Armstrong Primed for Tour Victory


Thursday, July 20th 2000, 12:00 am
By: News On 6


FREIBURG, Germany (AP) — Defending champion Lance Armstrong finished back in the pack Thursday but easily kept the overall lead with three days remaining in the Tour de France.

Italy's Salvatore Commesso won the 18th stage, fending off Alexander Vinokourov of Germany's Deutsche Telekom. France's Jacky Durand of Lotto came in third.

Armstrong rode steadily with a large pack of racers as the cyclists crossed Switzerland under sunny skies into the lush green hills of Germany's Black Forest region, where many of the tens of thousands of fans held up Deutsche Telekom flags.

Armstrong kept his lead of 5 minutes, 37 seconds over his closest competitor, Germany's Jan Ullrich of Deutsche Telekom.

Commesso and Vinokourov battled for the last 12 miles, with Commesso outlasting the rider from Kazakstan for his second stage victory in the past two years. Commesso was visibly moved by his victory, blowing ecstatic kisses to the crowd.

The 155 miles from Lausanne, Switzerland, to Freiburg was the longest stage on this year's Tour. On Friday, the riders face a 36-mile time trial from Freiburg to Mulhouse, France, before preparing to head to Paris, where the race ends on Sunday.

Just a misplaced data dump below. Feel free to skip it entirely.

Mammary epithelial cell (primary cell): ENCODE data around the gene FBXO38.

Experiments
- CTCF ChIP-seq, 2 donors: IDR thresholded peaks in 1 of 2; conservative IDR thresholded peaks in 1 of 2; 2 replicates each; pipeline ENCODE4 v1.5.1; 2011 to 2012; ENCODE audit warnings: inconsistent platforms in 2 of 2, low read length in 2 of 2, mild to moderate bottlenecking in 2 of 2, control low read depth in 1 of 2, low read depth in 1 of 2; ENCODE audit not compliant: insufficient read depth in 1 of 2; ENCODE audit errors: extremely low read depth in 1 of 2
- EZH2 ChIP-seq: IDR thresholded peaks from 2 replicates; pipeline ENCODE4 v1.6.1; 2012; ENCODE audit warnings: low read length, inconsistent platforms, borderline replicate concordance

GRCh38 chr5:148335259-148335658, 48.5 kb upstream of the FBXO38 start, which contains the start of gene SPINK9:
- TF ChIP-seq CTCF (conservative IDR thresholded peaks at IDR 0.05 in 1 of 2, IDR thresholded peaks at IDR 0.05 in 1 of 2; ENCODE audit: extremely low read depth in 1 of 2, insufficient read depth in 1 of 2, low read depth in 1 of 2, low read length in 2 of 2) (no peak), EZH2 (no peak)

On Wednesday, Armstrong had a comfortable ride on the 17th stage, moving closer to retaining his champion's crown. He finished 35th, clocking the same time as stage winner Erik Dekker of the Netherlands. Jan Ullrich, the only rider with a remote chance of catching Armstrong, had the same time and finished 29th.

In the Tour de France, cyclists crossing the end line of a stage in a group are all given the same finishing time, although the order of crossing is noted.

After Wednesday's race, Ullrich had conceded that if Armstrong keeps up his current form, he will be hard to beat.

``It's almost inconceivable that Lance Armstrong will lose,'' Ullrich said. ``He is very strong. I of course will compete as hard as I can, but realistically, the battle is for who comes second.''